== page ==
Even though we track to the subcontractor level, we have none of the history to connect affiliates and see relationships.
This makes having a unique identifier a priority. If we had the ability to trace changes such as mergers, we could better understand the connection, if any, between government grants/contracts and campaign contributions; we could spot fraud and remove offending companies from the rolls across agencies.
Some discussion about needing a level of private information, especially about the individuals involved, even as we maintain public information at the entity level.
Benefits For Researchers:
Think about scholars working with firm as unit of analysis – engaging in same redundant transaction costs – cries out for public data set.
There are huge transaction costs associated with doing work about firms. Data sets tends to be proprietary, limited in scope and the info is at best outdated and, at worst, just terrible.
Accounting, business strategy, information technology management, finance, political science scholars are all engaging in the same socially wasteful redundant activity of trying to clean and match this data. If we could free up some of the time spent on cleaning data, we would free up researcher capacity.
For example, NYTimes did Pulitzer Prize piece on worker death at a manufacturing firm. It was tremendously labor intensive and next to impossible, to investigate the environmental compliance record of the same entity, though preliminary analysis showed they were turning in the same topic release statements to regulators each year rather than developing new figures.
If we wanted to “mash up” OSHA compliance data with EPA compliance data, we can’t do it today. Researchers have the interest but the incompleteness makes it so hard.
Over 50% of the business outputs in the United States are coming from intangibles. But there is no way to match up firms with IP output because we can’t connect patent registrations to the registrations to the entities that hold IP. At a time when innovation is becoming more important as a driver of the economy, this work is more important not less.
The field of business history is dying off because of difficulty of doing empirical research.
Technologically, this problem is not unlike the naming issues we face today in trying to create websites (or banking codes) to identify entities, ie. sloan.org and we’re now trying to make sense of the secondary pages like the About page, address page etc. which search engines know how to do.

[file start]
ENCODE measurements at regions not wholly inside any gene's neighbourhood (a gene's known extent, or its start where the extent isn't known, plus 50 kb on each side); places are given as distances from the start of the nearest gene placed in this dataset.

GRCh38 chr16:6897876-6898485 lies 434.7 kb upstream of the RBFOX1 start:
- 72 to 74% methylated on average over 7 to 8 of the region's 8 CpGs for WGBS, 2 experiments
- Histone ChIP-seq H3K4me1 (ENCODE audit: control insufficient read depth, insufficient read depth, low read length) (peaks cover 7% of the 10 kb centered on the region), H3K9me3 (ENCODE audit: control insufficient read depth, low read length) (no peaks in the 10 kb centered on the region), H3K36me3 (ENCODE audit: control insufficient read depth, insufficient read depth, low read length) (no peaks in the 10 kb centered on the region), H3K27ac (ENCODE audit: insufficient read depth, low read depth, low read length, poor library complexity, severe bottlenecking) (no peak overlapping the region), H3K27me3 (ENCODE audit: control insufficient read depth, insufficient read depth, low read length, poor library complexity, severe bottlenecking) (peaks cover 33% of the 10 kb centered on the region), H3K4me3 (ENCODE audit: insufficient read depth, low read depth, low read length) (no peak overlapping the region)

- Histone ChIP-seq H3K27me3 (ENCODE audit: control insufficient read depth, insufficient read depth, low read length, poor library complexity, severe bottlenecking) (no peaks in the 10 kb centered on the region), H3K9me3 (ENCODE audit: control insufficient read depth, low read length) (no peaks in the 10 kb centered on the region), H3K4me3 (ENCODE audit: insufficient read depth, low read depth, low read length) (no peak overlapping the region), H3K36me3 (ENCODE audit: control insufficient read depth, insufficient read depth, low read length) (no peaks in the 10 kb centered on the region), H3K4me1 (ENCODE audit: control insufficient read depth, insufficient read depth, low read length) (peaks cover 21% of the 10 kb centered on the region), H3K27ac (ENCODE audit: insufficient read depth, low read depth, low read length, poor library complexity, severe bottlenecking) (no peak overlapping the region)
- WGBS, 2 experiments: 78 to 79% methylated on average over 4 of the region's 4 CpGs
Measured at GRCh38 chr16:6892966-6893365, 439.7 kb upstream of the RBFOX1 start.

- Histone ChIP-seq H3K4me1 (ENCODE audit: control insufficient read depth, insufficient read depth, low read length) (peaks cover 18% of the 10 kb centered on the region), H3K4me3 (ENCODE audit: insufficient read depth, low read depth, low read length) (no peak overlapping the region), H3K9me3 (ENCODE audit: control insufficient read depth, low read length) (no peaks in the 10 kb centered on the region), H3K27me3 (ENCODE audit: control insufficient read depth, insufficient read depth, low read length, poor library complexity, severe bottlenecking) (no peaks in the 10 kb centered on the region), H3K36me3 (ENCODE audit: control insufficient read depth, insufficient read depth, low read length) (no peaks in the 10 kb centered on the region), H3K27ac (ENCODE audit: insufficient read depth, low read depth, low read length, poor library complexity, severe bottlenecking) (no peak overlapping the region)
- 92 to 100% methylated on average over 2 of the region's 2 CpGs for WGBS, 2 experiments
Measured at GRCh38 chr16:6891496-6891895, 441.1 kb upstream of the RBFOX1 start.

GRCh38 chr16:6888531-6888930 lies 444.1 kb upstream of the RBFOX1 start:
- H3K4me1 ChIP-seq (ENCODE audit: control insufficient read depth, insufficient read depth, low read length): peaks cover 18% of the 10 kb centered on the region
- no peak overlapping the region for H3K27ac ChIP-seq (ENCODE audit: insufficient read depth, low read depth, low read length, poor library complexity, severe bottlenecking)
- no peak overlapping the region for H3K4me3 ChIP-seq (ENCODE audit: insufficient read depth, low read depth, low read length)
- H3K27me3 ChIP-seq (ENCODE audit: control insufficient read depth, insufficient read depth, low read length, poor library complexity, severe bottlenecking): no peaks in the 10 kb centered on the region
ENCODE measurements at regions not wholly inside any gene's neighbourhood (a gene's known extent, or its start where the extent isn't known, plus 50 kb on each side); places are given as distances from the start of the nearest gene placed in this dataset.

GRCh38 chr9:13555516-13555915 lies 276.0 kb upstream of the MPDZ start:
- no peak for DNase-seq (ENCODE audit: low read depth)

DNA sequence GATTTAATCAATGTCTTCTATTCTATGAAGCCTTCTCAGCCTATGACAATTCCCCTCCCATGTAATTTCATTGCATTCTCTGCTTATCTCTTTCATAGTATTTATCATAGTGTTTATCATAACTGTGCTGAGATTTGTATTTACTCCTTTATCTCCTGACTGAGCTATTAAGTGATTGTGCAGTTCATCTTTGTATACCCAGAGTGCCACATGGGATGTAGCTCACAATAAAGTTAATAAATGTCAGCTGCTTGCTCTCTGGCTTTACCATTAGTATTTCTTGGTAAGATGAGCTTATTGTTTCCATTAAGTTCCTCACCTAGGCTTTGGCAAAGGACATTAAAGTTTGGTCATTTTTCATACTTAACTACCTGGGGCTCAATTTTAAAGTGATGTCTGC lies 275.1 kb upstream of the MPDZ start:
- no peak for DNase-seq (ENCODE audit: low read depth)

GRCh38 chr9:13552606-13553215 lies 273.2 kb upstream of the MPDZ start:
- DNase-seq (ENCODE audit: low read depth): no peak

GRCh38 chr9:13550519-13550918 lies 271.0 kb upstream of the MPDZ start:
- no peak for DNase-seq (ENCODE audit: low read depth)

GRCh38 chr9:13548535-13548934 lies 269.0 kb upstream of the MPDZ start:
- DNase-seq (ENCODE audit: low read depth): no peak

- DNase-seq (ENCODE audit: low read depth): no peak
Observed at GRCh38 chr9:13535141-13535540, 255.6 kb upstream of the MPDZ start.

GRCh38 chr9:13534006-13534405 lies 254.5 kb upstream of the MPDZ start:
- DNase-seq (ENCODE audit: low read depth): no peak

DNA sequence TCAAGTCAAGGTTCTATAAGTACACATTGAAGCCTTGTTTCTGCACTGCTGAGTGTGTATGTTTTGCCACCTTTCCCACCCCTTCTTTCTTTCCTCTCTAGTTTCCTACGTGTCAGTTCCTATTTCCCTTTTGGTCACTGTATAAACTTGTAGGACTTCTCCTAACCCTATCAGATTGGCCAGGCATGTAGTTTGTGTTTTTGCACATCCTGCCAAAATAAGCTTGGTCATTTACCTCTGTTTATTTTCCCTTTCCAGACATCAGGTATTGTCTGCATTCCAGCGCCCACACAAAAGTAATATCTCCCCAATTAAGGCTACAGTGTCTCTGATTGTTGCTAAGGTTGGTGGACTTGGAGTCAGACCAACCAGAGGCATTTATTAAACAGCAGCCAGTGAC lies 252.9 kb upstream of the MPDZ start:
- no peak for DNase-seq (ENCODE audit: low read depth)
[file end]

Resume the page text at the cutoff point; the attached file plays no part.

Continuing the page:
We have the ability to map when a firm is taken over, complex interdependencies, who owns what.
Visualizations will help make this data more usable. We can show where data came from, whether it is authenticated government data, or contributed by the public.
The technology platforms for building this kind of site exists. There are no show stoppers. Some work will be needed at the applied research level to transition technology from research to practice but there are existing models.
The Encyclopedia of Life, funded by Sloan, provides some important organizational lessons learned about running a system of this type and complexity with a mix of authoritative and open information.
Adding a signal field to existing identifier systems (ie. a universal identifier) might not be hard. Adding several fields to track changes in control, however, could be costly. However, there are Web technologies that can mitigate most of this cost if properly deployed.
What is the right role of the government? Should the government own such a system or should it be a stand-alone non-profit? What is the right governance structure to ensure legitimacy?
Pilot and Partners
Three areas of focus for potential pilot/prototype came up:
- Mashing up Environment and Labor enforcement databases
- Mashing up SEC’s XBRL data about public companies with state registrations to track and display changes in ownership
- Mashing up patent office applications with state corporate registrations to see who is patenting what
The National Organization of Secretaries of State would be a natural partner for implementing the necessary changes.
Also check out B-Lab, a younger, more entrepreneurial set of companies committed to social benefit who might be willing to test contributing more of their data to be used in a pilot.
Check out: Bottega and Powell, Creating a Linchpin for Financial Data: Toward a Universal Legal Entity Identifier.
Check out: UK Companies House, which does impose an LEI but would benefit from the win/win of gains to companies and transparency of getting companies to share their data through such a platform. There will be a June/July paper on corporate reporting.
Check out the book: The Demography of Corporations